Whilst the majority of our content focuses on the more recent forms of modern warfare, I have rarely heard such a graphic yet poetic description of combat like this one. This sobering footage is an excerpt from a BBC documentary called “The Great War” made in 1964. It features a German veteran of the First World War relaying his experiences of taking the life of a French corporal in a bayonet charge, the after effects, and his views on war as he nears the end of his life in old age.

From ancient times to the current War in Afghanistan, throughout history soldiers like the man in this video have provided invaluable testimony of the horrors of warfare. I’ve spent a lot of time reading about the testimonies of warfare throughout history. One of the most striking I’ve found is that of King Sennacherib who described his war against the city of Babylon in modern-day Iraq:

I swiftly marched to Babylon which I was intent upon conquering. I blew like the onrush of a hurricane and enveloped the city like a fog. I completely surrounded it and captured it by breaching and scaling the walls. I did not spare his mighty warriors, young or old, but filled the city square with their corpse I turned over to my men to keep the property of that city, silver, gold, gems, all the moveable goods. My men took hold of the statues of the gods in the city and smashed them. They took possession of the property of the gods. The statues of Adad and Shala, gods of the city Ekallati that Marduk-Nadin-Ahe, king of Babylonia, had taken to Babylon at the time of Tiglath Pileser I, King of Assyria, I brought out of Babylon after four hundred and eighteen years. I returned them to the city of Ekallati. The city and houses I completely destroyed from foundations to roof and set fire to them. I tore down both inner and outer city walls, temples, temple-towers made of brick and clay – as many as there were – and threw everything into the Arahtu canal. I dug a ditch inside the city and thereby leveled off the earth on its site with water. I destroyed even the outline of its foundations. I flattened it more than any flood could have done. In order that the site of that city and its temples would never be remembered, I devastated it with water so that it became a mere meadow.

– King Sennacherib

Remember, Hollywood war movies are almost entirely fantasy, whereas the words of those who have lived through war are often gospel.

The German Butcher Bayonet of WW1

Throughout the First World War, the bayonet saw intense usage in the gruesome close combat of trench warfare throughout the conflict. One of the most infamous bayonets was used by the German forces and known as the ‘Butcher Bayonet’. I acquired a modified version a few months ago for my military collection and delved deeper into the story of this brutal weapon.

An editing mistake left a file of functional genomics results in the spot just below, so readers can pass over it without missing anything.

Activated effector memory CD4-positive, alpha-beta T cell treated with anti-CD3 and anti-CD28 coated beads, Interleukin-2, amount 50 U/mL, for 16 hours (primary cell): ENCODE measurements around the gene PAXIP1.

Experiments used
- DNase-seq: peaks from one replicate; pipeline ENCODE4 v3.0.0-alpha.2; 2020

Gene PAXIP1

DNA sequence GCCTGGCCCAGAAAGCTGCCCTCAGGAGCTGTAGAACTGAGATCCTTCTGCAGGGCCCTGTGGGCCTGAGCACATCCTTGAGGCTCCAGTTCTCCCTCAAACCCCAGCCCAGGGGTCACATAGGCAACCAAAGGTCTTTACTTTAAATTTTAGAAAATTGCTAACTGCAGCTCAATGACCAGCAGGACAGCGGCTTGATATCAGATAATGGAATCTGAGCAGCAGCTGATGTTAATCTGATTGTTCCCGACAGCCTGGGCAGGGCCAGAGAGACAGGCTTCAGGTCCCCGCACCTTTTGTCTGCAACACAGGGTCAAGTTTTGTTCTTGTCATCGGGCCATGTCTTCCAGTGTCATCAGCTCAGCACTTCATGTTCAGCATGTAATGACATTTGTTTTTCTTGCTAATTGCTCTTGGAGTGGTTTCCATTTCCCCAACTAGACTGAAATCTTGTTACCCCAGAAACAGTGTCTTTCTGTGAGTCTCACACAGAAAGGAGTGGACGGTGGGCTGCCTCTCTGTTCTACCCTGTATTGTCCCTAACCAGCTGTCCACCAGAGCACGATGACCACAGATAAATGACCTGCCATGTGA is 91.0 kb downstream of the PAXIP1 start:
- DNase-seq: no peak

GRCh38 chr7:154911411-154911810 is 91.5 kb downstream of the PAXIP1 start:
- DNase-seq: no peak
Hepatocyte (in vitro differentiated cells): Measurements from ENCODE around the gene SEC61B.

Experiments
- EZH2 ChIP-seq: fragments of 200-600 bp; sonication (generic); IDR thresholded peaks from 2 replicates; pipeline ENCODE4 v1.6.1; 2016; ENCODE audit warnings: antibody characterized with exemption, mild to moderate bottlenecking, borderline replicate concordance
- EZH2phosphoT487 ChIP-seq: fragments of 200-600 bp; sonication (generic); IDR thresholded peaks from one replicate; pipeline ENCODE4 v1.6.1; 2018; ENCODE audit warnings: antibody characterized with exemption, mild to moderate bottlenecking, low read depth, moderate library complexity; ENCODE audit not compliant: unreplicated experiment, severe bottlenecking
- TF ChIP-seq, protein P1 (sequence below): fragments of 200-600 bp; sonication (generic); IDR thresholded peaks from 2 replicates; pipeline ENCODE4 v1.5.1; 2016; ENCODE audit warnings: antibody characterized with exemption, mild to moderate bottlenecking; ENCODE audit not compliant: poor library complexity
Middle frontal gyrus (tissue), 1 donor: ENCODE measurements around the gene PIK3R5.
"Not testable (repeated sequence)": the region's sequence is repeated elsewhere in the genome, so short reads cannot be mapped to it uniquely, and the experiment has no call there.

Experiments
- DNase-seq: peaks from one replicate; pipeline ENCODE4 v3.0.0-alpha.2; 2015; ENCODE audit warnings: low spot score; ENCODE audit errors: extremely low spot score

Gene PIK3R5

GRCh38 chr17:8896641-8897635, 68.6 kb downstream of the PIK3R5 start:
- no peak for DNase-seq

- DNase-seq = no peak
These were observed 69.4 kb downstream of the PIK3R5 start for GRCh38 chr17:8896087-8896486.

The German Butcher Bayonet was the serrated version of the S98/05 bayonet and issued primarily to NCO’s, Pioneers, machine gun crews and, most infamously, the German storm troops known as Stosstruppen. It boasted 29 razor-sharp teeth along its serrated edge and quickly became a favorite amongst there specialist units due to its effectiveness as cutting down bushes and barbed wire. However, it soon became a feared and despised weapon by the Germans and their adversaries alike.

Bayonet Charge

When used in close combat, the serrated edge of the Butcher Bayonet became gruesomely unpopular for the attacker and the victim as when thrust into the enemy it would tear out their insides leading to horrific injuries and agonizing death. In revenge, Allied soldiers began torturing and summarily executing any captured German soldiers found with such weapons. As a result, the German High command made a decision to recall all of the German sawback bayonets in 1917 and grind off the saw back edge before reissuing them to all units.

The Bayonet Charge in Modern Warfare

Since the invention of the bayonet in the 17th Century, the weapon became a feature of various armies throughout the following centuries becoming an iconic feature in conflicts such as the Napoleonic Wars and the First World War. Even as we move into an age of increasing warfare conducted with drone technology, airstrikes, and the like, bayonets are still issued to almost every major army on earth.

Bayonet Charge

Many people don’t realize that the iconic bayonet charge of wars from centuries past, has made a comeback in modern wars up to 2004. You can read about the bayonet charges that have taken place in modern conflicts from the Falklands to Iraq in our article: Bayonet Charges in Modern Warfare.

Batya (Батя) is the founder of Reaper Feed. He is a security advisor and a high-risk expedition leader across former and active conflict zones such as Eastern Ukraine, unrecognized post-Soviet states, the North Caucasus, and the Middle East. Batya founded Reaper Feed to provide unprecedented insight into the lesser-seen sides of human conflict and modern warfare.